I'll be playing...

Thanks a bunch for the help!!

ArtLady1981
06-09-2007, 02:27 AM
My sister's Dell laptop went through four (possibly five) motherboards and two hard drives in three years. She spent 5-6 hours per call with customer service personnel, each of which promised her a new computer if X service didn't fix the problem. Finally, she got a new computer after calling the Better Business Bureau.


Just a little tidbit from a baby computer user: A senior tech at DELL told me that your computer (the CPU?) will last longer IF...at least once a day...rather than leaving the computer in "standby", or worse, just walking away and allowing it to run...okay, where was I...or yes! he said the last thing at night when you are sure you are going to bed for the night, put your computer to bed as well. Turn if OFF using the full TURN OFF choice. It allows the CPU to completely cool off and rest. He just said "your computer will last longer that's all".

So, I have been following his advice ever since...and have always treated my new DELL laptop with a daily "rest". I've had this DELL Inspiron for 1.5 years...and other than one virus...haven't had any problems. Had to do a reformat/reinstall...but my daily backups helped that mucho. Actually, I back up most business files everytime a change is made. Just re-send it to a 4G thumb drive.

I don't know the nitty-gritty as to whether or not his advice has true validity...but...I figure...it's just as easy to click TURN OFF as it it STANDBY...right? It can't hurt.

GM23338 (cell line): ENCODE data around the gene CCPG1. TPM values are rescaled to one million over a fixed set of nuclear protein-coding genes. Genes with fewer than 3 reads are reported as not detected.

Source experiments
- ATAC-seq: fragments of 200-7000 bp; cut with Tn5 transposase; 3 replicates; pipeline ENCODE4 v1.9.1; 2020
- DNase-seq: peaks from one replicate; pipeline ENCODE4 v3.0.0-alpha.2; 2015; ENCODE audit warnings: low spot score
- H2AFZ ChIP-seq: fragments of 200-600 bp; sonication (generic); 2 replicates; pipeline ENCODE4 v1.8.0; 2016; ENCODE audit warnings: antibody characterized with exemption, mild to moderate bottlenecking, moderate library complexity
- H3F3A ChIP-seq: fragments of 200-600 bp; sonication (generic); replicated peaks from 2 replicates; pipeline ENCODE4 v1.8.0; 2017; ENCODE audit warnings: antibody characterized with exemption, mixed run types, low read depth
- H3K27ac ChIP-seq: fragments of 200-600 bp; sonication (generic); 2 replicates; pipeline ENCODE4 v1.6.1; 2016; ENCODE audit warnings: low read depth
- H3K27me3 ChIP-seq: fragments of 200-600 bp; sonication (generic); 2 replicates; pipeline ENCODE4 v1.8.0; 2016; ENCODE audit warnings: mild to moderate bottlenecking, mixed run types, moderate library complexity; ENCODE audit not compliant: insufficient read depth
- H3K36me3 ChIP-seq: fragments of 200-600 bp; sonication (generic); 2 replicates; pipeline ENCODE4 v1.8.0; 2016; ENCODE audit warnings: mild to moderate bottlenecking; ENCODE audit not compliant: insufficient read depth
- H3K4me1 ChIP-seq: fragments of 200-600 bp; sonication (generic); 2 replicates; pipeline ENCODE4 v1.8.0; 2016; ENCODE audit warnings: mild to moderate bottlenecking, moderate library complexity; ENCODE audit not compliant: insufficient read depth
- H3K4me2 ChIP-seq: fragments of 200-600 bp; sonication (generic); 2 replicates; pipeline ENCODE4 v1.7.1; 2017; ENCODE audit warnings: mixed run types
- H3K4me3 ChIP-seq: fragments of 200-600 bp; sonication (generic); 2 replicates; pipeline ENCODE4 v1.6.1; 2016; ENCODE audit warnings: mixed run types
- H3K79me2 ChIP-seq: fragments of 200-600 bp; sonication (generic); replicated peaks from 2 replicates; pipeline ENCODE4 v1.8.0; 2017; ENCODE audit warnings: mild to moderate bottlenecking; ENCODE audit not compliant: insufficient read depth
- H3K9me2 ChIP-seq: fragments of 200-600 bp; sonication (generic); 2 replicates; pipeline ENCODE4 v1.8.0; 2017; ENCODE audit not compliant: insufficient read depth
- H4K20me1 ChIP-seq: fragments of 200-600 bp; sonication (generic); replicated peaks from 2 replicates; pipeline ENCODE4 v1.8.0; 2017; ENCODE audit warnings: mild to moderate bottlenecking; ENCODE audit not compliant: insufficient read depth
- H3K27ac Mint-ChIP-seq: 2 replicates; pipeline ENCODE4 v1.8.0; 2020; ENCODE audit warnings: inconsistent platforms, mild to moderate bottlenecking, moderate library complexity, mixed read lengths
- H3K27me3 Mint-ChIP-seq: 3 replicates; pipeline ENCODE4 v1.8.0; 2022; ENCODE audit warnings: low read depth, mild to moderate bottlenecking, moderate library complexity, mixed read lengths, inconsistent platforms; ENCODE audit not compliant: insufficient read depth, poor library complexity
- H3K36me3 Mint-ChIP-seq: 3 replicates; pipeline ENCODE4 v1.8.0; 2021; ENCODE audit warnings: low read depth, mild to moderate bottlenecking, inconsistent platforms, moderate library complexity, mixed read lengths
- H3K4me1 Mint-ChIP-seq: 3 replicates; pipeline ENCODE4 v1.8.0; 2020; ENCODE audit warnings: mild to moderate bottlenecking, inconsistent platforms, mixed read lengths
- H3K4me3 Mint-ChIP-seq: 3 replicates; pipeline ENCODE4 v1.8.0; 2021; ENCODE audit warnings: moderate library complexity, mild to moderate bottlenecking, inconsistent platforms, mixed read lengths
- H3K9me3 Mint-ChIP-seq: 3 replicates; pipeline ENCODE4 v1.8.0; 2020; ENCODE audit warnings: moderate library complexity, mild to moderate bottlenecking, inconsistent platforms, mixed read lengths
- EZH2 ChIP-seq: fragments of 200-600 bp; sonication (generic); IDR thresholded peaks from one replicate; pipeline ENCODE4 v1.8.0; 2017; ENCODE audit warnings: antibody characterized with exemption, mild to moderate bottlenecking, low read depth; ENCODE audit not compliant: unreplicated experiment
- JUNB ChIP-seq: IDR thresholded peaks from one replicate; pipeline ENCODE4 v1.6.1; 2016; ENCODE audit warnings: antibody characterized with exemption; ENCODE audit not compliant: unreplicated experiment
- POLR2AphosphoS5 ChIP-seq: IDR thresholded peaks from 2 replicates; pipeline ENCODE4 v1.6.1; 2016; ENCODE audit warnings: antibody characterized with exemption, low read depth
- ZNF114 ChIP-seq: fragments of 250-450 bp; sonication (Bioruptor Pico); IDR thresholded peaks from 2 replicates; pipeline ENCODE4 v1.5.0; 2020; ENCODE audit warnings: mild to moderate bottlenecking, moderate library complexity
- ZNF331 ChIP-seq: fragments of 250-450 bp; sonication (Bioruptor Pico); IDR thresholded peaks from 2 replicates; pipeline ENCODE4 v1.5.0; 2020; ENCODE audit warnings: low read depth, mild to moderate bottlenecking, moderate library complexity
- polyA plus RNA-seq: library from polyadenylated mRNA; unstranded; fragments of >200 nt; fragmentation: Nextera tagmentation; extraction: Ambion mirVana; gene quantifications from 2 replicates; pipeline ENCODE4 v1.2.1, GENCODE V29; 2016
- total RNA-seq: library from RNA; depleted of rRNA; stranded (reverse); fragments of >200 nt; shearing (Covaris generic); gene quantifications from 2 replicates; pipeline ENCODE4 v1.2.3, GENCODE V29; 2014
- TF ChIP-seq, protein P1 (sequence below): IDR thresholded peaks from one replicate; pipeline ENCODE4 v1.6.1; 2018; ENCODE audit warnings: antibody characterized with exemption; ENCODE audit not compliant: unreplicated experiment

Well, that's my 2 cents. I can't offer advice about computer choices. All I've ever owned is DELL. I have been completely satisfied with tech support...English-as-a-first-language tech support, that is. :eyebrow:

auburnchick
06-09-2007, 02:32 AM
Very good advice! I turn off the computer every night before I hit the sack (which you're up late, eh???). It comes on first thing in the morning and generally gets Sundays off.

Here are a couple of interesting articles I found about Linux:

Why People Don't Switch to Linux (http://www.desktoplinux.com/news/NS3542601509.html)

Dell to Choose Ubuntu (http://www.desktoplinux.com/news/NS8661763902.html) -- Mentions how Dell is going to start offering Linux on select computers

Adopting Ubuntu (http://www.cbc.ca/news/background/tech/linux.html)

I'm totally into this now. Can you tell???? :teehee:

Knitting_Guy
06-09-2007, 02:38 AM
Hey Mason,

I'm typing this while running the Ubuntu Linux Live CD.

Whew! It was not easy! I had to figure out how to burn the image to the CD correctly. After going through a couple of ISO burning utilities, I finally found one that worked. Maybe the problem was the user. ;)

Anyhow, it's interesting so far. It's got a very smooth look to it.

I'll be playing...

Thanks a bunch for the help!!

You're quite welcome. I doubt it was a user problem as a lot of free Windows burning apps don't have an image burning function. Just a hook to make you buy the full version.

I'm glad you got it going and can check it out. Don't judge the speed by the LiveCD. It runs much faster when installed.

Ubuntu is one of the best newbie Linux distros out there. I'm a Slackware user, but Slack is NOT for newbies. Everything is done manually in Slack.

Play around with it a bit. I think you'll grow to like it. If you run into problems or have questions just email me at mason_mullins at hotmail

auburnchick
06-09-2007, 02:42 AM
Thanks Mason!

I'm having a good time, although my classes are suffering at the moment. :teehee: